UPDATE: The Texas HHS Open Records Office sent TDMR a further document that contains only the active number of dentists in the Texas Medicaid program from 1996 to 2022. The previous document used contained both active and inactive combined. This article has been updated to utilize this data.
TDMR received the latest figures on THSteps Enrolled Dental Providers from an open records request filed with Texas Health and Human Services. The initial report was both active and inactive providers lumped together but the further report contained only active providers.
Dental provider enrollment since 1996
The report provides historical data on quarterly and annual dental provider enrollment from 1996 when the Frew case consent decree came into force. The report breaks down participation into low-volume, mid-volume and high-volume providers. A low-volume provider serves less than 30 Medicaid patients, mid-volume 30 to 99, and high volume over 100.
It is a historical fact that back in 1996 26% of active Medicaid dental providers were low-volume providers. This percentage has dwindled to 17% and 18% in the last few years, with high-volume providers picking up the slack.
In 1996, Texas Medicaid had 1,921 active dental providers. This number dwindled to 1,592 in 2002 and back to 1,743 in 2006.
2007 fee increase boosted the number of Medicaid dentists
In late 2007 the Frew Expenditure Plan was proposed and dental fees were substantially increased.
The number of active Medicaid dentists then rose every year from 1,779 in 2007 to a high of 4,156 in 2019.
Active dental providers from 2019 to 2021 roller-coastering
However, between 2019 and 2021, active provider totals have become stagnant, dropping in 2020 to 3,982 but going back up to 4,140 in 2021.
While quarterly figures are given for 2022, the final annual total will not be available until April 2023. As quarterly figures generally do not represent the final totals in any year, it is difficult to predict the final figure for 2022.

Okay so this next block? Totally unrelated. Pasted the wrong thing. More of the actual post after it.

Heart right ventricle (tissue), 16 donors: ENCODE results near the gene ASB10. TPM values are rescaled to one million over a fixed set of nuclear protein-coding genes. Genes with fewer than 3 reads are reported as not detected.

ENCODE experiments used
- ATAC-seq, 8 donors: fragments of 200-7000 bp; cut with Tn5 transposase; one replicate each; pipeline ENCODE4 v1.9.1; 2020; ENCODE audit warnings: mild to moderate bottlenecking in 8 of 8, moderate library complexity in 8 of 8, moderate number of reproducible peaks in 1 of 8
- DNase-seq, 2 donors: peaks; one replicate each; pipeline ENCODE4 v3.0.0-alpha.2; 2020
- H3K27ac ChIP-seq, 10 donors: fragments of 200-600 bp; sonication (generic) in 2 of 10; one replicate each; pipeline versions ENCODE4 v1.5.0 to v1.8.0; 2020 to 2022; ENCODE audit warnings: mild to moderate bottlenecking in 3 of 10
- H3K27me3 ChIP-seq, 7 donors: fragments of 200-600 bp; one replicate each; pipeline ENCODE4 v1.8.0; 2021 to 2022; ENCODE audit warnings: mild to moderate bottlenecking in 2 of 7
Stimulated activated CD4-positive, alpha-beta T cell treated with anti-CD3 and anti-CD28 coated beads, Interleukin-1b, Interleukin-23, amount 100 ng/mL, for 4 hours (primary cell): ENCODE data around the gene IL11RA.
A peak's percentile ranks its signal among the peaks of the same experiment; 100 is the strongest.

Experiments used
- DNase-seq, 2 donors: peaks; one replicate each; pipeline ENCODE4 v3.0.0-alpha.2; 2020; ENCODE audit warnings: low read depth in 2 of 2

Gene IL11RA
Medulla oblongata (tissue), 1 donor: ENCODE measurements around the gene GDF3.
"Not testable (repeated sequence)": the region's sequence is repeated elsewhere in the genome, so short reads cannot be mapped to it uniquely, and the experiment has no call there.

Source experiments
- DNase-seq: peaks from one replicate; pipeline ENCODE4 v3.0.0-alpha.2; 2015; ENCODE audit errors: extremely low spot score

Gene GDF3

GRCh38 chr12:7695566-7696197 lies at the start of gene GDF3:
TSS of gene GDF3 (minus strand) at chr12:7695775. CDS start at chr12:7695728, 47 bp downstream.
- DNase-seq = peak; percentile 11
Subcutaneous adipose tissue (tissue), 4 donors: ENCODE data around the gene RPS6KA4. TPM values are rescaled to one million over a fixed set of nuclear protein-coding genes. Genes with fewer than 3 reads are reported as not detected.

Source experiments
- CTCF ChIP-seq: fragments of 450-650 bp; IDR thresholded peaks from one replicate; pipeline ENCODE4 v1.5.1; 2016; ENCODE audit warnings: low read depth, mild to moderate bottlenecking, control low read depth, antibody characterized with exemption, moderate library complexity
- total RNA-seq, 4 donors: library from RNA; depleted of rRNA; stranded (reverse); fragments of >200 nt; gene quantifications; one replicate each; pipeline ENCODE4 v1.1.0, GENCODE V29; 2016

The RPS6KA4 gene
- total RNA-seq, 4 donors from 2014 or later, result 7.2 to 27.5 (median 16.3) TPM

But clearly, 2022 quarterly active dental numbers do not show any great increase and possibly a drop in the number.
Inflation, staff problems exacerbate situation
With inflation and the difficulty in finding and keeping staff over the last year, coupled with a dental fee schedule that has only been reduced by 2% since 2007, it would not be surprising if this trend does continue, especially for low-volume providers. We've already reported on this.
Medicaid enrollment increased by 26.4%
During this same period of the pandemic, child enrollment in Texas Medicaid increased by 26.4%, according to a just published online article. You can't do more with less.
In the previous iteration of this article, we stated that "some 7,000 dentists treating 4.2 million children?" Well, it is worse than that. There is only about 4,000 dentists available to treat some 4.2 million children. 100,000 kids for every active dentist. Can't be done, can it?
Fixing the fee schedule
Fixing the dental fee schedule would certainly be a step in the right direction to increase provider enrollment. It only makes sense that low-volume providers would drop Medicaid patients when they can replace them with higher-paying clientele. Even private dentist are increasing their rates to cope with inflation.